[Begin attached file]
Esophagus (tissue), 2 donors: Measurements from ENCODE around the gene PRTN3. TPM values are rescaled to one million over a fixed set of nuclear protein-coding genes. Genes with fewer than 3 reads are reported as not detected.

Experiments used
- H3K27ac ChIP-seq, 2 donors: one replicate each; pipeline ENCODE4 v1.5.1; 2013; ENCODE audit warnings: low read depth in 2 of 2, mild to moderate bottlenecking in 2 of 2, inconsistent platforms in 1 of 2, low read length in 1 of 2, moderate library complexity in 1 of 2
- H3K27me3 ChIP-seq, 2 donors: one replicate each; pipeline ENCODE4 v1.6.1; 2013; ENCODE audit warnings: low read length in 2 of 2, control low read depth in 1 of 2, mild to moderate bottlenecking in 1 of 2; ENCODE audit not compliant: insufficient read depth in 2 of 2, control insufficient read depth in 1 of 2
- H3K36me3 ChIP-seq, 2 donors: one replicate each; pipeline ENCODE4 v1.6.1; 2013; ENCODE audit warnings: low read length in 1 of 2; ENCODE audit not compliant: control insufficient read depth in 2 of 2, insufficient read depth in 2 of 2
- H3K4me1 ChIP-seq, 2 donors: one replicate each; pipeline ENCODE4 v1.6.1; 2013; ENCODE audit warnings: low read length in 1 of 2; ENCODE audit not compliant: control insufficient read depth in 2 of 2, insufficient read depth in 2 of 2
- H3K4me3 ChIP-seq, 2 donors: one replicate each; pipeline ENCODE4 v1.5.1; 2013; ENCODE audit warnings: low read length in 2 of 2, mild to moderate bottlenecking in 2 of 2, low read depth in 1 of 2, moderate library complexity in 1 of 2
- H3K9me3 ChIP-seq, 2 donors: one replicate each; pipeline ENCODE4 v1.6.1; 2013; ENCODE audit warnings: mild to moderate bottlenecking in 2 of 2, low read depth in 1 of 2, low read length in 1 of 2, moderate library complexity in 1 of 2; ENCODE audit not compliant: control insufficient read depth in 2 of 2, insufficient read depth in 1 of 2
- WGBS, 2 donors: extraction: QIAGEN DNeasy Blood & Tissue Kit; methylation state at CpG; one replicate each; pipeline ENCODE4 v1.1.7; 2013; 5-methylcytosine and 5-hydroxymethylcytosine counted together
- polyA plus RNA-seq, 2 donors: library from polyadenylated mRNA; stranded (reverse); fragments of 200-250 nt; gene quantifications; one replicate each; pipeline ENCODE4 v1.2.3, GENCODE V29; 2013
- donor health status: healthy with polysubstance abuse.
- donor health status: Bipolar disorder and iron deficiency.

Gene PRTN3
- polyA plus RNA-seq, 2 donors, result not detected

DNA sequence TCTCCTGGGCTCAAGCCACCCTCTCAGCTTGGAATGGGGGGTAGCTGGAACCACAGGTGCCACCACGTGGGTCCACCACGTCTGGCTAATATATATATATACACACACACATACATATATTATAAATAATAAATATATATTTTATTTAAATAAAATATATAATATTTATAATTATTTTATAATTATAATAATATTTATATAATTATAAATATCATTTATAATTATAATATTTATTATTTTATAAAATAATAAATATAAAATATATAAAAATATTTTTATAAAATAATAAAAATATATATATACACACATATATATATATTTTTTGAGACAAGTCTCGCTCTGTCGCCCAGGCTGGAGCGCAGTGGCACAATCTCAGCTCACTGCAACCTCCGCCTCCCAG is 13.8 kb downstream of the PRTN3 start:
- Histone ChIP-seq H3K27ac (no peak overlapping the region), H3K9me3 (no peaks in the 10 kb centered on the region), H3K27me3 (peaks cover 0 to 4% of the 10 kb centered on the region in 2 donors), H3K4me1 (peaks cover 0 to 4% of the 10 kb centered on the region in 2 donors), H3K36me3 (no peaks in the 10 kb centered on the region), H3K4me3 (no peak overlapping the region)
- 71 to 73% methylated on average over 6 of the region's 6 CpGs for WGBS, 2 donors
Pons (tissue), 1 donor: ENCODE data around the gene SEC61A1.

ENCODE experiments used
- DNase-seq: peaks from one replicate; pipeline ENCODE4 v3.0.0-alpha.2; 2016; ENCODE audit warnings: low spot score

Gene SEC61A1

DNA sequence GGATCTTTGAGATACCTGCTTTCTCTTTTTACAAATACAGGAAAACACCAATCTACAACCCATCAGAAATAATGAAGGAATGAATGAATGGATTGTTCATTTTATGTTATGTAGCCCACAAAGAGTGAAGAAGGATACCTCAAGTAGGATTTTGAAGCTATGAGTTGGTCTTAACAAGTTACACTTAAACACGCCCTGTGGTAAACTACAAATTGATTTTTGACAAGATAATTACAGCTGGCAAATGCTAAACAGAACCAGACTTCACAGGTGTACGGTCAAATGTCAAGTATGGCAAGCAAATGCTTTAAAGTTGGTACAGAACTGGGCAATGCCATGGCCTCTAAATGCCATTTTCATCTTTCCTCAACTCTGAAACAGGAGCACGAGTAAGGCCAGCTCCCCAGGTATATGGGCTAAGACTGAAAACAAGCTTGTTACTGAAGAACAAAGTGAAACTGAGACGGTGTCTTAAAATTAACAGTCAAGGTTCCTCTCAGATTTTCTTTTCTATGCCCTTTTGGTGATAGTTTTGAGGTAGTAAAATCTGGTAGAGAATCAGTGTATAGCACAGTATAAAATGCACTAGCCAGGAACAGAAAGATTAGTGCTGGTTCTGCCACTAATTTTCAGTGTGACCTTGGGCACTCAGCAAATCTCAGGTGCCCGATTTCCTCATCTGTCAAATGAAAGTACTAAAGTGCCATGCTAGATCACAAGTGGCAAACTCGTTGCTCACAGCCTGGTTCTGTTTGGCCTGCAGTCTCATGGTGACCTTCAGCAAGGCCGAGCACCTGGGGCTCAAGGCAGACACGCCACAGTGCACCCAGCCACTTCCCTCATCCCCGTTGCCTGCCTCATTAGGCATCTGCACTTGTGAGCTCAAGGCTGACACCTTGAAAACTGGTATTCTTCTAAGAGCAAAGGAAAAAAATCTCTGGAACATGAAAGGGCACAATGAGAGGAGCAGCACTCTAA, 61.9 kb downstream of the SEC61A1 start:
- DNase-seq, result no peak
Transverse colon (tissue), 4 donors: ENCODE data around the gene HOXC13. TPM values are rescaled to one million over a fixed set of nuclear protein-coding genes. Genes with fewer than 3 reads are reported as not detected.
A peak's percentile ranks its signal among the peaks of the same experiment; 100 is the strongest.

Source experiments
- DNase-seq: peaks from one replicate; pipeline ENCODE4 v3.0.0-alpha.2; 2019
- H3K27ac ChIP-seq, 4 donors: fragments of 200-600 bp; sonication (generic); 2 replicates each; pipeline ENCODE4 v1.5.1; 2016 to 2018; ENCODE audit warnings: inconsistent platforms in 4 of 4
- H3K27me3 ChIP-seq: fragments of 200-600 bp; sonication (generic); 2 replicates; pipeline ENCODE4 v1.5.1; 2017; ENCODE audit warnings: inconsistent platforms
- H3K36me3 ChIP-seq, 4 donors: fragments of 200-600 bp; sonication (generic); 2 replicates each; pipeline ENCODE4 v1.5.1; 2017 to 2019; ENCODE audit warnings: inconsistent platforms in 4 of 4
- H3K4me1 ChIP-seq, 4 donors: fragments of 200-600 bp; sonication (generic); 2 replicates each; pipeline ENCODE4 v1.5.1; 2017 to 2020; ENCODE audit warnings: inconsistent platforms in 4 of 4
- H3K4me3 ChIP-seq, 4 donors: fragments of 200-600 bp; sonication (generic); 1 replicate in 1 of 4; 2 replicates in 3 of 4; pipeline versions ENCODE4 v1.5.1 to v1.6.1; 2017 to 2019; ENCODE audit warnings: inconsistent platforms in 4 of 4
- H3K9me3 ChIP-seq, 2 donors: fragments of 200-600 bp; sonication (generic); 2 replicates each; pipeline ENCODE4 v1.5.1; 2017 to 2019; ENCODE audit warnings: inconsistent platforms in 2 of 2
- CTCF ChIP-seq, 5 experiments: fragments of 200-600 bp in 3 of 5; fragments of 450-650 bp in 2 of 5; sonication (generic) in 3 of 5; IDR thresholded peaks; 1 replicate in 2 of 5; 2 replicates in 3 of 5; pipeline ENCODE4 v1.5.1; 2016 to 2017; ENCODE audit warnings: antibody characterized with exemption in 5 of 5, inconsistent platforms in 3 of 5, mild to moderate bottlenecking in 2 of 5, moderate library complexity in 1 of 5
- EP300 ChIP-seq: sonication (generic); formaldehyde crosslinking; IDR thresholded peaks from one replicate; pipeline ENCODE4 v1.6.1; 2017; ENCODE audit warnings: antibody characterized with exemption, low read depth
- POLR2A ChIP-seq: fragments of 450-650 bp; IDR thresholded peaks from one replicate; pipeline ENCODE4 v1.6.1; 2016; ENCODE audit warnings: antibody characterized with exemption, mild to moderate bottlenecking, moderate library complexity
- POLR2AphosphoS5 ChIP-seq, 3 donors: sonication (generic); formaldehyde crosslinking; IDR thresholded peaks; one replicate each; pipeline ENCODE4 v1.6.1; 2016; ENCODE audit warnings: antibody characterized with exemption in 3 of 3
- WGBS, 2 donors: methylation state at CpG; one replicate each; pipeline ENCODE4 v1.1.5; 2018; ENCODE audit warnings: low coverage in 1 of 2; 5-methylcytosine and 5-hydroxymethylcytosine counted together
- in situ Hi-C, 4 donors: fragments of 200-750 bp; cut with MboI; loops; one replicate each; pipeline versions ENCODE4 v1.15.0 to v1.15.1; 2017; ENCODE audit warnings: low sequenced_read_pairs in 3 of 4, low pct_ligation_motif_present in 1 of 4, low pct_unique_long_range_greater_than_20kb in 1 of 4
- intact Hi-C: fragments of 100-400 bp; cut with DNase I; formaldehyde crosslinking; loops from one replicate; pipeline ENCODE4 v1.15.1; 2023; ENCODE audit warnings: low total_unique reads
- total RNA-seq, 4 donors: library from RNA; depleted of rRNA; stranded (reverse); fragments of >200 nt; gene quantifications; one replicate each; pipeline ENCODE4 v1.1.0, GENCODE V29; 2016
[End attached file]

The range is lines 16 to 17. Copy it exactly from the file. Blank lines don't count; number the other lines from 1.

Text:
- Histone ChIP-seq H3K27ac (no peak overlapping the region), H3K9me3 (no peaks in the 10 kb centered on the region), H3K27me3 (peaks cover 0 to 4% of the 10 kb centered on the region in 2 donors), H3K4me1 (peaks cover 0 to 4% of the 10 kb centered on the region in 2 donors), H3K36me3 (no peaks in the 10 kb centered on the region), H3K4me3 (no peak overlapping the region)
- 71 to 73% methylated on average over 6 of the region's 6 CpGs for WGBS, 2 donors